I haven’t written a blog entry in 4 months. It’s not that I’m undisciplined–not this time. I have a good excuse.
It all happened in San Francisco while I was at a week-long painting workshop with Michele Cassou. On Wednesday, I had a date with my beloved daughter for dinner at a local café, and after 4 days of wearing grubby painting clothes, I wanted to get a little dressed up. So, I donned my new knee-high boots, a tunic top and leggings. Then I headed down Diamond Street to the Glen Park BART station.
The buckled, steep sidewalks were wet after a light rain, and the next thing I knew, my feet shoot out from under me. As I tried to break the fall with my left hand, a searing pain shot up my hand and arm. @$&(%@! Oh, it really hurt. Really, really hurt. Not good.
I stopped into Canyon Market to buy some Arnica Montana, and the nice man at the checkout gave me a huge bag of ice. I was using my jacket as a sling, I tucked the ice around my wrist.
My daughter was just coming out of the BART station as I arrived.
“Oh my gosh, Mom! What did you do?!” she exclaimed as she eyed me.
“Oh, I fell and I think I sprained my arm.”
Mom!” she fussed. “Don’t we need to go to the Emergency Room?! What if you broke something!?”
“No, no, no!” I said. “It’s fine. Let’s find a place to have dinner–there are so many cute cafés around here.” The last place I wanted to spend my time was in a hospital. We continued walking, looking at menus and peering into the windows of each little eatery.
My arm started throbbing, and I adjusted my sling-jacket. Ouch!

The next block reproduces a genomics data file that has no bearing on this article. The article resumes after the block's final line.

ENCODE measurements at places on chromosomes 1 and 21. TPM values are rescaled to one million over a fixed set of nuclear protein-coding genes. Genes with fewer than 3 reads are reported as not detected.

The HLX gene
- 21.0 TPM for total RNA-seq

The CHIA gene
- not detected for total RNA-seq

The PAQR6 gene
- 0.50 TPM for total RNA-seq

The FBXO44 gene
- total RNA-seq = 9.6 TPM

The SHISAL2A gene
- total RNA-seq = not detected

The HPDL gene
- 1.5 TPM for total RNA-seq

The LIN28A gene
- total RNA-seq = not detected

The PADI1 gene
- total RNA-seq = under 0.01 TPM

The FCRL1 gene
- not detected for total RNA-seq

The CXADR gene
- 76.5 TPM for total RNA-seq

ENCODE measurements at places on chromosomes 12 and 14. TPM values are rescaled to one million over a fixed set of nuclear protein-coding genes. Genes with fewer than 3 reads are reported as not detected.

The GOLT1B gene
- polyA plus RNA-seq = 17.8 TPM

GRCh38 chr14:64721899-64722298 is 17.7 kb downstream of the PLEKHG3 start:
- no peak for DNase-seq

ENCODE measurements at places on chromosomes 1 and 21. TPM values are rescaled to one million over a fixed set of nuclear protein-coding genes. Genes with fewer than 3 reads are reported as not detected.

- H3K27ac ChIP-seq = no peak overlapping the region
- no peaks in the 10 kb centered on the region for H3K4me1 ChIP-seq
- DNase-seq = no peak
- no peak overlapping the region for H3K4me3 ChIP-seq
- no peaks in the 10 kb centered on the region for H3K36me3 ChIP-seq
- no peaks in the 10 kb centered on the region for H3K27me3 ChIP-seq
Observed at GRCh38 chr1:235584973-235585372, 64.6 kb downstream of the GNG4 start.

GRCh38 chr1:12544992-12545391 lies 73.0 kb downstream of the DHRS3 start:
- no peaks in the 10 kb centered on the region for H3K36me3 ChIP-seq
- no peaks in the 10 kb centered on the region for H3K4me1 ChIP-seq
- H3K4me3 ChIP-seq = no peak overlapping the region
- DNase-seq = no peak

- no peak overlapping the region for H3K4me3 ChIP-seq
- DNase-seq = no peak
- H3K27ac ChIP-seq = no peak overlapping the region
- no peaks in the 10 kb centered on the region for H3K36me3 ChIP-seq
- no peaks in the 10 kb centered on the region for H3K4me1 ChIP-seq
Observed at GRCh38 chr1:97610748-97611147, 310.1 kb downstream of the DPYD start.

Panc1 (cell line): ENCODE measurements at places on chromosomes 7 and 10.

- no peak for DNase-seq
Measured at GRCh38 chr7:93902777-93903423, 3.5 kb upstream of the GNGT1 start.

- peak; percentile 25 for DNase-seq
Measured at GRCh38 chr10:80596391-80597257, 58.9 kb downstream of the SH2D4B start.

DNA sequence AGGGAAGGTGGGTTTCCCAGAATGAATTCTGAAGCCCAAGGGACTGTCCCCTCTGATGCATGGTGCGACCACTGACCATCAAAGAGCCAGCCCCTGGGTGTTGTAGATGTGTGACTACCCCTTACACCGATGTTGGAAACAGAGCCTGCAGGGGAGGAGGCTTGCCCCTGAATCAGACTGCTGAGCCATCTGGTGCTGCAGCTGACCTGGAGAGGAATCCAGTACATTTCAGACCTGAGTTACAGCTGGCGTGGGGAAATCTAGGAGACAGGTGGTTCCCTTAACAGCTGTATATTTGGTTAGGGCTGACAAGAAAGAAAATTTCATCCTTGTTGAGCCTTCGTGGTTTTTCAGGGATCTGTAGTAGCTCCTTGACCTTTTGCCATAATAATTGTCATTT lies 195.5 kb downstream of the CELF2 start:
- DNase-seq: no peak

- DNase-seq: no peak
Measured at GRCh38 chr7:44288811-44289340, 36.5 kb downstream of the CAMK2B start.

“You know, maybe I should try to find a drugstore and buy a real sling.” I winced.
My daughter pulled out her iPhone, nimble fingers flying.
“Okay, she said authoritatively. “We need to take the number 56 to Diamond Heights. That’s where the closest drug store is.”
30 minutes later, cradled in the finest sling money could buy, my arm was much worse. My wrist was swollen and purple.
“I think I need to go to the Emergency Room.” I said, resignedly. After getting some very confused directions from a pharmacy employee, we trudged to the designated bus stop.
After ending up in the wrong hospital–one without an Emergency Room–we were shuttled to a UCSF hospital Emergency Room where we waited with 50 other wheezing, hacking, swine flu-ridden people. My daughter’s’s romantic dinner consisted of a pasty, dry panini, half of which landed on the floor. What a trooper!
6 hours and $5000 later, a diagnosis: I had a broken left distal radius, AKA a broken wrist–my first broken bone. I left the hospital with a clamshell splint on my arm all the way up to my elbow to stabilize it until I could go to my orthopedic group to get a cast…
We took a cab back, barely making it to the BART station before the last run to Berkeley. And I actually stayed for the remaining 4 days of the workshop, before driving home one-handed.